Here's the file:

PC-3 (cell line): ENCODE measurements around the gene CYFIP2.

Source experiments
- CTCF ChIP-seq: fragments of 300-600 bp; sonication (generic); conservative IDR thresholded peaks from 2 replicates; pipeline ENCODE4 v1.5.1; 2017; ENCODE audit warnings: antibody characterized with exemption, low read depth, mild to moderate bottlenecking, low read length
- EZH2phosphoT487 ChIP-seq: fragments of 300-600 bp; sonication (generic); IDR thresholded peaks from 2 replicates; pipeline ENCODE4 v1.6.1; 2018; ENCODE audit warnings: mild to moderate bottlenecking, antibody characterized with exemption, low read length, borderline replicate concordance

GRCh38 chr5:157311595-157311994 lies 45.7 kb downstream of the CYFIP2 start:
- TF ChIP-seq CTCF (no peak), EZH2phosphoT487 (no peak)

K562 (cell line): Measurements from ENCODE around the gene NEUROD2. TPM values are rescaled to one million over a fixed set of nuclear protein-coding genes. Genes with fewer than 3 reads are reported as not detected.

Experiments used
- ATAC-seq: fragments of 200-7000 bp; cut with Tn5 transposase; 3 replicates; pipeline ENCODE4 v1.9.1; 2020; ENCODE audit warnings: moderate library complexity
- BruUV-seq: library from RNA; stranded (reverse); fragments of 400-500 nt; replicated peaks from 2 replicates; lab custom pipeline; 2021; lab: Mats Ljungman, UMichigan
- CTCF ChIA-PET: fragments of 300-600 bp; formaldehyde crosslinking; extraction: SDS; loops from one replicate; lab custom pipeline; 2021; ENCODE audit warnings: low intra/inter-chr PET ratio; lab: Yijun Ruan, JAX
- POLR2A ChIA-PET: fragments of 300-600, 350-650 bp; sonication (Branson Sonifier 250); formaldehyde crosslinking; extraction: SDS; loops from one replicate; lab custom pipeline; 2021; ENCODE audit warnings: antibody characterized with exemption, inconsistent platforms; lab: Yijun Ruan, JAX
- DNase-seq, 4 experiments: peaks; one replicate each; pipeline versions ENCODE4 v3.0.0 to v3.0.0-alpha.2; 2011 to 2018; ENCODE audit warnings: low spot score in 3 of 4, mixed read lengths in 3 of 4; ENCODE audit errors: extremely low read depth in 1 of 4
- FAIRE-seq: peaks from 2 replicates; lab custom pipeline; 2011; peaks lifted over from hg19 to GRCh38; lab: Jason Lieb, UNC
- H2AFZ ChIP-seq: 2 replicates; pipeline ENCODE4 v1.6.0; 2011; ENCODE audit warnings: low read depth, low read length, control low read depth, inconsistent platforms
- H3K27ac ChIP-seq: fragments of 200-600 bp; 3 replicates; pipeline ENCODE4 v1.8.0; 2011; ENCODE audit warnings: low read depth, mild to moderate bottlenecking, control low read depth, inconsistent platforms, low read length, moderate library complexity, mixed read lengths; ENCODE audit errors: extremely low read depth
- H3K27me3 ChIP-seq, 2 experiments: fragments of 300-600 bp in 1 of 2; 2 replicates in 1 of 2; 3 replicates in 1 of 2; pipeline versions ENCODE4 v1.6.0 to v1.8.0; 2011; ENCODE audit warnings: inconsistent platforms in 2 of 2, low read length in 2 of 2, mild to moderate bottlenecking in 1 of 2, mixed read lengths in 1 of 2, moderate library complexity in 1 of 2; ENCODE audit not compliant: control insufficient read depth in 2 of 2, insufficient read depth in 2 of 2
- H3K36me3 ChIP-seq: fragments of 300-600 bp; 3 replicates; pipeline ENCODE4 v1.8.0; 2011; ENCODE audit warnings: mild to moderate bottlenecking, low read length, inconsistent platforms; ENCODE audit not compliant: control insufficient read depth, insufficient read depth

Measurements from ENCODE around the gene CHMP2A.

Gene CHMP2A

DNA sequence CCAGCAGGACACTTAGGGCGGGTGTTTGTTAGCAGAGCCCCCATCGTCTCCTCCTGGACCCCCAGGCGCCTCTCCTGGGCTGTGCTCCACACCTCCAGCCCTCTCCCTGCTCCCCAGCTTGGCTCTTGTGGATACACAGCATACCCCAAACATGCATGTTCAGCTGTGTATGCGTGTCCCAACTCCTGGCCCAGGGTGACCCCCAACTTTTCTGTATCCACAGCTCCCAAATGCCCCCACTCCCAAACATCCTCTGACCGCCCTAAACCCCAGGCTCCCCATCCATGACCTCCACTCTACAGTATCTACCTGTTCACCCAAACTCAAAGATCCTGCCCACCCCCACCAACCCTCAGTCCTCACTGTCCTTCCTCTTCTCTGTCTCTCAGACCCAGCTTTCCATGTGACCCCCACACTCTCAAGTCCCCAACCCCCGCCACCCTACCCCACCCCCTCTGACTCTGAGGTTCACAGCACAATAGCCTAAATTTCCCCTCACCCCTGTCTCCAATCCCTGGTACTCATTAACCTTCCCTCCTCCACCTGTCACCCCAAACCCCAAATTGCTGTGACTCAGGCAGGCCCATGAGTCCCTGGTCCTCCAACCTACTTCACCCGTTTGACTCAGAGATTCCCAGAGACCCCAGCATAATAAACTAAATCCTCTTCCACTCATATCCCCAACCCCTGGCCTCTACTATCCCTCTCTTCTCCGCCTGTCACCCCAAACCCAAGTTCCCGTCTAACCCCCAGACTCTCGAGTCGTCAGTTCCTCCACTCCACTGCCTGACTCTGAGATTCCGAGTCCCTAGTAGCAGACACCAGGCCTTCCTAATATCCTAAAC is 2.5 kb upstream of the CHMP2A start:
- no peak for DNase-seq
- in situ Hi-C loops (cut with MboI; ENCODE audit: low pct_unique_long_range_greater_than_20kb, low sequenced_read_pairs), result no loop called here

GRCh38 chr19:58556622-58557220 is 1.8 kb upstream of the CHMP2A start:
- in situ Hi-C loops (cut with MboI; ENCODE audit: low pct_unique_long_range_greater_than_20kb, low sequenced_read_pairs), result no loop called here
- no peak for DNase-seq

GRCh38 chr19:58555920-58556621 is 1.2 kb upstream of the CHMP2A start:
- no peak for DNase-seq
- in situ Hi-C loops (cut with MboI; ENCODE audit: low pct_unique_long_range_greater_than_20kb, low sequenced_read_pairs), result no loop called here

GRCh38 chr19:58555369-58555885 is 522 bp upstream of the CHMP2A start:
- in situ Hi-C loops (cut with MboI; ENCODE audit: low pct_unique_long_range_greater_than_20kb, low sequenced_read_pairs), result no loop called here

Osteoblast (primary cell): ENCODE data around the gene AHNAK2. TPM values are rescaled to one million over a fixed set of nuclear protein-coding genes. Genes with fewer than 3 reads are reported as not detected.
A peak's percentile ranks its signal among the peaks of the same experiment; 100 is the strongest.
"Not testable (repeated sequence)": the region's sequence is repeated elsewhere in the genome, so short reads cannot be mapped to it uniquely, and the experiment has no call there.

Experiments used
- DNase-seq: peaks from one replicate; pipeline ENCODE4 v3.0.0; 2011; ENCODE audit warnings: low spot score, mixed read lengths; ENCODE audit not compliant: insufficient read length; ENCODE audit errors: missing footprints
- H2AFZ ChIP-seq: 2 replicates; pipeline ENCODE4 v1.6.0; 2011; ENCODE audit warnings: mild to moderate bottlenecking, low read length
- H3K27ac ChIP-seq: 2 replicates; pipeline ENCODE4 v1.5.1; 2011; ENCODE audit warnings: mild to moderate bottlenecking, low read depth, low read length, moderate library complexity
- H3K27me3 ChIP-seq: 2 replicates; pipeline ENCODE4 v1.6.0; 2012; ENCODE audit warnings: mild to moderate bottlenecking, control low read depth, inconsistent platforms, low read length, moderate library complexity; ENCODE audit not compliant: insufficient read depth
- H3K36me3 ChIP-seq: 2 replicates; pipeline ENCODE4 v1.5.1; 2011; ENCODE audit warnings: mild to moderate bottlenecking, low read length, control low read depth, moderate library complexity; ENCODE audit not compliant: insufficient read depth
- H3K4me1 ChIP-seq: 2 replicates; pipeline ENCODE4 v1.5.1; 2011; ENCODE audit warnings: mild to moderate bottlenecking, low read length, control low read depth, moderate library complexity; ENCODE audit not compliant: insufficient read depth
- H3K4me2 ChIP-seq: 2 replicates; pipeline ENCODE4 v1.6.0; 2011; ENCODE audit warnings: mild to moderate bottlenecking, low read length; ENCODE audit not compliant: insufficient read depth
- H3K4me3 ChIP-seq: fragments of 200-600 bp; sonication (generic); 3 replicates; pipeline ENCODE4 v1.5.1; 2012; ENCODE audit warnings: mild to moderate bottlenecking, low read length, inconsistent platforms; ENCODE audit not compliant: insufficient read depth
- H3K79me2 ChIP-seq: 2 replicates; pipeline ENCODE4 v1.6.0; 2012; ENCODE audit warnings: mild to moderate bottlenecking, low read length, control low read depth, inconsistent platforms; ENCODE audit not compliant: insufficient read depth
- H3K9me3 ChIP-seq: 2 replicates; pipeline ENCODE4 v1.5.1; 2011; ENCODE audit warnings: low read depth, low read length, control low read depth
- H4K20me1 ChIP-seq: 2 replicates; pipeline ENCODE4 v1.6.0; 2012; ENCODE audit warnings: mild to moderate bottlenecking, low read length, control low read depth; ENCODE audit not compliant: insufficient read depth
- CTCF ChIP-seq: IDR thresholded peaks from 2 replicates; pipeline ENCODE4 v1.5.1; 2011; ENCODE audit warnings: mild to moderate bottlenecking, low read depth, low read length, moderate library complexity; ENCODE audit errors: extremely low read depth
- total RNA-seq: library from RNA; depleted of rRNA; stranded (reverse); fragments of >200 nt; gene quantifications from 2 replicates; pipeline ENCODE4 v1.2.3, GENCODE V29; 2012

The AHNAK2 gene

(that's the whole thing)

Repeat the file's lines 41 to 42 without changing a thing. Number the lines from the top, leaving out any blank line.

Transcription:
- H3K4me1 ChIP-seq: 2 replicates; pipeline ENCODE4 v1.5.1; 2011; ENCODE audit warnings: mild to moderate bottlenecking, low read length, control low read depth, moderate library complexity; ENCODE audit not compliant: insufficient read depth
- H3K4me2 ChIP-seq: 2 replicates; pipeline ENCODE4 v1.6.0; 2011; ENCODE audit warnings: mild to moderate bottlenecking, low read length; ENCODE audit not compliant: insufficient read depth